We wish that we could be more certain about the reasons for each large movement, but under HK's law on disclosures of interests (the Securities and Futures Ordinance), "qualified lenders", including licensed banks, stockbrokers and insurers, are exempt from disclosing "security interests" (pledges) of shares. Listing rules (Rule 10.07) only require disclosure of pledges by controlling shareholders in the first 12 months after listing. Both of these things should change - the exemption should be repealed from the legislation so that security interests of 5% or more are disclosed, and controlling shareholders, who are often also directors, should have to disclose their pledges at all times. In the meantime, the best we can do for investors is to enhance our WCAS features so that you can make your own guesses about share pledges from the movements.

We should note that If a controlling shareholding is held outside of CCASS, that doesn't mean it has not been pledged. A broker or bank could still hold the certificates with an undated, signed transfer deed, as collateral for a loan. It just makes it less likely, because those shares cannot so easily be sold in the market. It takes time to deposit them into CCASS and for HKSCC to register them in the name of HKSCCN.

New features

So without further ado, let's describe the new features of WCAS.

We have run calculations on all our data back to 26-Jun-2007, which show the daily "Big changes" - movements over 0.25% of the outstanding shares in all listed stocks. From now on, these calculations will be run overnight, so today, for example, you can see the Big Changes for 18-Dec-2017, and you can pick any earlier date. Click on the issue name, and you can see all the CCASS movements in that stock for the day. Click on the participant's name, and you can see the history of that participant's holding in the stock, including an optional graph. For example, today's biggest movement was a 28.93% block moved by the controller of GR Properties Ltd (0108) from HSBC to CCBI.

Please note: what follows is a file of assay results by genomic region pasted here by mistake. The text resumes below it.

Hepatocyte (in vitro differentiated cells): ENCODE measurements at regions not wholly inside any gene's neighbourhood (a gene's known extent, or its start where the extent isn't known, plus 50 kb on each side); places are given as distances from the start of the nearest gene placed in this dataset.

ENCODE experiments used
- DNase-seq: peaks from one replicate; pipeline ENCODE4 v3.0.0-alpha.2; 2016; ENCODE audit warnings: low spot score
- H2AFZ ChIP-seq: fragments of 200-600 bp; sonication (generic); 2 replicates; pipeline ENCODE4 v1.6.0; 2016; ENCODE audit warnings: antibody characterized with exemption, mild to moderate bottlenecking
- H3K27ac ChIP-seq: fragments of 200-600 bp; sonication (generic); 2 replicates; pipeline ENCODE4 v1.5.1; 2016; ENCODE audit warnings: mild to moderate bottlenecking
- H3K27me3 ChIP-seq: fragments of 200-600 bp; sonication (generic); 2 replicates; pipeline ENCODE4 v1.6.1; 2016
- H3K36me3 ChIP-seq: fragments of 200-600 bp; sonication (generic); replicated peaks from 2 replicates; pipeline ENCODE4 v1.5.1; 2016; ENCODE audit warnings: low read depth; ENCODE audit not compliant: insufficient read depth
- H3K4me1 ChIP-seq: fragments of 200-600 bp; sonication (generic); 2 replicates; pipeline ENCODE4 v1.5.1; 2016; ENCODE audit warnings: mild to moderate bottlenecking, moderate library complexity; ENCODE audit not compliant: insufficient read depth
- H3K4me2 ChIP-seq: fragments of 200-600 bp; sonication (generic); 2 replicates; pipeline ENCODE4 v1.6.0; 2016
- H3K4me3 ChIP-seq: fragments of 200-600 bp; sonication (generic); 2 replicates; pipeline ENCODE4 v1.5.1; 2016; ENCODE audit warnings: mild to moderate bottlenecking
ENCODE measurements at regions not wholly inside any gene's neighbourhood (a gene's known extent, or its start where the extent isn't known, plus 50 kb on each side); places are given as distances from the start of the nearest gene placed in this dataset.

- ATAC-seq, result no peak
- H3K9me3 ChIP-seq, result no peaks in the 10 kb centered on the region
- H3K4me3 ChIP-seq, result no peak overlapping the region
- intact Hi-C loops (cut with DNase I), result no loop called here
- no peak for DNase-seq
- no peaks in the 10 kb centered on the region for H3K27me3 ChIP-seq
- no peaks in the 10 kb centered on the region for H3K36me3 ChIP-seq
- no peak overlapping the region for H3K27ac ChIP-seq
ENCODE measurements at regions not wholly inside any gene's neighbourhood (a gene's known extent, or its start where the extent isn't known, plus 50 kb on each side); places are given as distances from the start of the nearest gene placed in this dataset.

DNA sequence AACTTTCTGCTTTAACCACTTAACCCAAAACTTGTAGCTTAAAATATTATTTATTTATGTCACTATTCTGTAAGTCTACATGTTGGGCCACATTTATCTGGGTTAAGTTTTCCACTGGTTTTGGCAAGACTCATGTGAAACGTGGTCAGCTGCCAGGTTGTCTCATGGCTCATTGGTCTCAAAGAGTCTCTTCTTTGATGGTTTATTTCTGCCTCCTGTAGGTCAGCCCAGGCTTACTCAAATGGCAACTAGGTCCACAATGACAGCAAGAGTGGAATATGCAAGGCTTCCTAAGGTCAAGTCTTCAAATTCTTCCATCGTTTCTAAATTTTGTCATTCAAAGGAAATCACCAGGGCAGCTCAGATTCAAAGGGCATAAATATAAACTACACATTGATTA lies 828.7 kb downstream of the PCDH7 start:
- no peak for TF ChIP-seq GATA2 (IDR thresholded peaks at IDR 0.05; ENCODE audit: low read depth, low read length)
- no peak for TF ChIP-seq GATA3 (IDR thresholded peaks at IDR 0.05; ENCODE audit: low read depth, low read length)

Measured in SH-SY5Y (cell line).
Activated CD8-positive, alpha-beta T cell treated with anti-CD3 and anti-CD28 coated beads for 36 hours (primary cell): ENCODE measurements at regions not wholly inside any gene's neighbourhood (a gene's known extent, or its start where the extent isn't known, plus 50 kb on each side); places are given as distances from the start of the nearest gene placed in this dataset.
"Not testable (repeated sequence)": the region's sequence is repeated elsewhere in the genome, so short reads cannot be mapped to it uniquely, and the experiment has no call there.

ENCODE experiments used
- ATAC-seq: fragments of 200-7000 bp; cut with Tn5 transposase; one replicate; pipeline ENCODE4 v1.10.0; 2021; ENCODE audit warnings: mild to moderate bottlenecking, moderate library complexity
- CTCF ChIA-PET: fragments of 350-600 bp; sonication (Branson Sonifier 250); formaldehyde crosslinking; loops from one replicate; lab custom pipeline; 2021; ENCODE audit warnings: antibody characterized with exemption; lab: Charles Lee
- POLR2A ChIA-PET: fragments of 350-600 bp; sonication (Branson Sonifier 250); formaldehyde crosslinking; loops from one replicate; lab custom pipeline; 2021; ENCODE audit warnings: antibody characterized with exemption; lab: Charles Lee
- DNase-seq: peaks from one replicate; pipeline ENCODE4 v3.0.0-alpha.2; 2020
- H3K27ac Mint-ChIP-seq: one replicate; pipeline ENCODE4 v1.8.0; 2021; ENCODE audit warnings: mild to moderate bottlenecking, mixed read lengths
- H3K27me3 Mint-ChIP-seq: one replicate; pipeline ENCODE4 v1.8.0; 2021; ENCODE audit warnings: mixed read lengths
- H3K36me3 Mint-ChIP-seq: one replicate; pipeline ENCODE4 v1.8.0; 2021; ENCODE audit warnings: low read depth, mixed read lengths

At the individual stock level, click on "Big changes" to see the history of all movements exceeding 0.25% in that stock. For example, we can see the history for GR Properties here. You can click the column-headings to sort by the absolute size (positive or negative) of the change, or by date, or by CCASS Participant and date. Click on a participant name to see the history of its holding in that stock.

At the individual participant level, click on "Big changes" to see movements exceeding 5% of outstanding shares in all companies over time. For example, the big movements for CCB International Securities Ltd are here, and Kingston Securities Ltd are here. Again, you can sort by size, by date or by issue name and date. For more examples, consider brokers with large holdings in what we call the "Enigma Network" such as Astrum Capital Management Ltd, Black Marble Securities Ltd, China Demeter Securities Ltd, China Gather Wealth Financial Co Ltd, China Jianxin Financial Services Ltd, CSL Securities Ltd or Jun Yang Securities Co Ltd, to name just a few of them. This feature should also be useful for regulators!

©, 2017